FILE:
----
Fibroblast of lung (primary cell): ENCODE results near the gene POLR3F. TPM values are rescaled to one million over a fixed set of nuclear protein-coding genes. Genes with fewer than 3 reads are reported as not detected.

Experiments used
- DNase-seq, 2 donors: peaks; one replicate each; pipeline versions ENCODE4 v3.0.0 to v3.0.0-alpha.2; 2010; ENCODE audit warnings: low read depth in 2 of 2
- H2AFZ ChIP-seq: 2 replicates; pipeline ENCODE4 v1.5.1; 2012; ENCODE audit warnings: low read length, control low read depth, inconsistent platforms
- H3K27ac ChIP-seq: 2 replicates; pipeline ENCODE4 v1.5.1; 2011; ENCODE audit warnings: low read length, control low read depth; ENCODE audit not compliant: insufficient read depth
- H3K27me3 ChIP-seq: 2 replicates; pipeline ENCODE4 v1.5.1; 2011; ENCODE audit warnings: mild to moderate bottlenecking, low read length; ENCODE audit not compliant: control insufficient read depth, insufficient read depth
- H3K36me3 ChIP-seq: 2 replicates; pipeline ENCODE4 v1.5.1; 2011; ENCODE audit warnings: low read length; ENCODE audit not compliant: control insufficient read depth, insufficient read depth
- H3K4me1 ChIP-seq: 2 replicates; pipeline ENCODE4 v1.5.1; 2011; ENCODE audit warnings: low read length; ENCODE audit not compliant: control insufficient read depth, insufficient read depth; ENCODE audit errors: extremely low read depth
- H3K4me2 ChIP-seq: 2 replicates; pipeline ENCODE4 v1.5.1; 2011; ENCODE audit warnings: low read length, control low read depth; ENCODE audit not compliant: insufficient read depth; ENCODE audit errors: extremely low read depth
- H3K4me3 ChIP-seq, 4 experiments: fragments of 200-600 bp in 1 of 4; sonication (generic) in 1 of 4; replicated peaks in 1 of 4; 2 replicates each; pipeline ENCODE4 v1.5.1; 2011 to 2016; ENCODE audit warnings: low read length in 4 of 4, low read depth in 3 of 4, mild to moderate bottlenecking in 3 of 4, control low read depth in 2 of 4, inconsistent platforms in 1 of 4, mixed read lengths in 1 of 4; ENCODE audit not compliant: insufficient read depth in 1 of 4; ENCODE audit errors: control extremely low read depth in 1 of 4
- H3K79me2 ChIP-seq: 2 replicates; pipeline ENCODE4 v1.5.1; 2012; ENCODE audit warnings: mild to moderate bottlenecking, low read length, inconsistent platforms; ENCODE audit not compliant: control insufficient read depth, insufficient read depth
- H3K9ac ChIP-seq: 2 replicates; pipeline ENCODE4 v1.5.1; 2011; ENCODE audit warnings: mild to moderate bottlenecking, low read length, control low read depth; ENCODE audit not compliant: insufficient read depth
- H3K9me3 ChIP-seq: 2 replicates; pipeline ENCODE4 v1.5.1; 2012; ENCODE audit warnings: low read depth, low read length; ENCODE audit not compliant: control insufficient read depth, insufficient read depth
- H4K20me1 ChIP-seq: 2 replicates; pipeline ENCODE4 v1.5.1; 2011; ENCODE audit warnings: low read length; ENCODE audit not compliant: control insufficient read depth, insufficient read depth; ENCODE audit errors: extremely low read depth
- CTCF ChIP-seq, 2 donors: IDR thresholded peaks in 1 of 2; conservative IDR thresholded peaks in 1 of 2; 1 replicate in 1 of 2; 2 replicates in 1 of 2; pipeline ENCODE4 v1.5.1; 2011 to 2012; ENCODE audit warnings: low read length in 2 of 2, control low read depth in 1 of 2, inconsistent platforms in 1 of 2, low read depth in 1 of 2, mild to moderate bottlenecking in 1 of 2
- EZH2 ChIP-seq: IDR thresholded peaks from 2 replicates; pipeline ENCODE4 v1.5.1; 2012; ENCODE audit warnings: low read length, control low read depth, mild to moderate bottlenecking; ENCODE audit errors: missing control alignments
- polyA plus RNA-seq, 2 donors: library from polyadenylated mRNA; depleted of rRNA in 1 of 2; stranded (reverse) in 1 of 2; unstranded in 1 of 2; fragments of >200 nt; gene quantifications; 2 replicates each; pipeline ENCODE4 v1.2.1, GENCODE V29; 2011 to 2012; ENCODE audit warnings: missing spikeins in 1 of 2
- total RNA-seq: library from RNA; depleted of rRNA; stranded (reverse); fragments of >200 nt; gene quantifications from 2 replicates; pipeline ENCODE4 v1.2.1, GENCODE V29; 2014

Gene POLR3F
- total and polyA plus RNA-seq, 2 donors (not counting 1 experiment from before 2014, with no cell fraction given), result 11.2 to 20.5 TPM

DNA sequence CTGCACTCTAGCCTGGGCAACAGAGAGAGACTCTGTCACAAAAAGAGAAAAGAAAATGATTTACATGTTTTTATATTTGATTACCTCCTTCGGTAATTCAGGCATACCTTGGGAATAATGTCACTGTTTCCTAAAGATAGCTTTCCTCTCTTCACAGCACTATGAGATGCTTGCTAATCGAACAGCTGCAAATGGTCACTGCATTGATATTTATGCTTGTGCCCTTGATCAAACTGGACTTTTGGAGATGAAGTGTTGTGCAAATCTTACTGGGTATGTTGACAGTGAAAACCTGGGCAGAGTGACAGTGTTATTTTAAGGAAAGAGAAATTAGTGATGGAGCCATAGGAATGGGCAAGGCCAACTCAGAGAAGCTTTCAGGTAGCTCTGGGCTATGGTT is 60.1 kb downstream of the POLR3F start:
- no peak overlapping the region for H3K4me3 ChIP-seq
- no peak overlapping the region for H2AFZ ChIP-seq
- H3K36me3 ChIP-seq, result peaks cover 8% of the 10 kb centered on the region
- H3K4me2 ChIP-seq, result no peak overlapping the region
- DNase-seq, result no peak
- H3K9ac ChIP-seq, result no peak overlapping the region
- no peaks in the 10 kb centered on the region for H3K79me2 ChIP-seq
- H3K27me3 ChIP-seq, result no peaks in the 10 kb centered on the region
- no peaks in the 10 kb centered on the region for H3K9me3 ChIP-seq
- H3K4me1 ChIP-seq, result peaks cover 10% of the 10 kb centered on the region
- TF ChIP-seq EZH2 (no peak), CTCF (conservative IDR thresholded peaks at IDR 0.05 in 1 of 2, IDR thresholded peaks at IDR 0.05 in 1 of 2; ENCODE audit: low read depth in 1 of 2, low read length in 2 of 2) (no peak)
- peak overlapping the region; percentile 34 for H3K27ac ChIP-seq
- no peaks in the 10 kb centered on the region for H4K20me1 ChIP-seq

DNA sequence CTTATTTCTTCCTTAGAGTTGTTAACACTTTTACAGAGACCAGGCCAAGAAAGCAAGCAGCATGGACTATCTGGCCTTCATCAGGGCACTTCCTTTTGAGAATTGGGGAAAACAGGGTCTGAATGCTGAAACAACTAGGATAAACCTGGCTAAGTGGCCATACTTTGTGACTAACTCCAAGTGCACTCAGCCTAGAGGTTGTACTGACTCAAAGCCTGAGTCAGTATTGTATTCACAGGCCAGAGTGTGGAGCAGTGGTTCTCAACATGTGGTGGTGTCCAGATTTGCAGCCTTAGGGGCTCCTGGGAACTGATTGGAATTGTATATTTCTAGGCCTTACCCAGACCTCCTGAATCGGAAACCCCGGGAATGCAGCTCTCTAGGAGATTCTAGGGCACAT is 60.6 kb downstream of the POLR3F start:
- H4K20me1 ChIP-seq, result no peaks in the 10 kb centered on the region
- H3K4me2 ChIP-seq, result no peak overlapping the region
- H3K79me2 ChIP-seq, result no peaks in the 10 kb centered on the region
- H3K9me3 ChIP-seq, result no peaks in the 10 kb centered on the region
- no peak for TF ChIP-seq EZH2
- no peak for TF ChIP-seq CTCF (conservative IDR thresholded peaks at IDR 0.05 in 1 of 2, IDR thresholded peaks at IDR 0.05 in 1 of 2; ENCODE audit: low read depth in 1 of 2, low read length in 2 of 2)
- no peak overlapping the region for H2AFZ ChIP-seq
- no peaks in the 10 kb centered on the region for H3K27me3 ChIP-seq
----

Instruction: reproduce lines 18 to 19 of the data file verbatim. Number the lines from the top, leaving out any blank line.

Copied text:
- total RNA-seq: library from RNA; depleted of rRNA; stranded (reverse); fragments of >200 nt; gene quantifications from 2 replicates; pipeline ENCODE4 v1.2.1, GENCODE V29; 2014

Gene POLR3F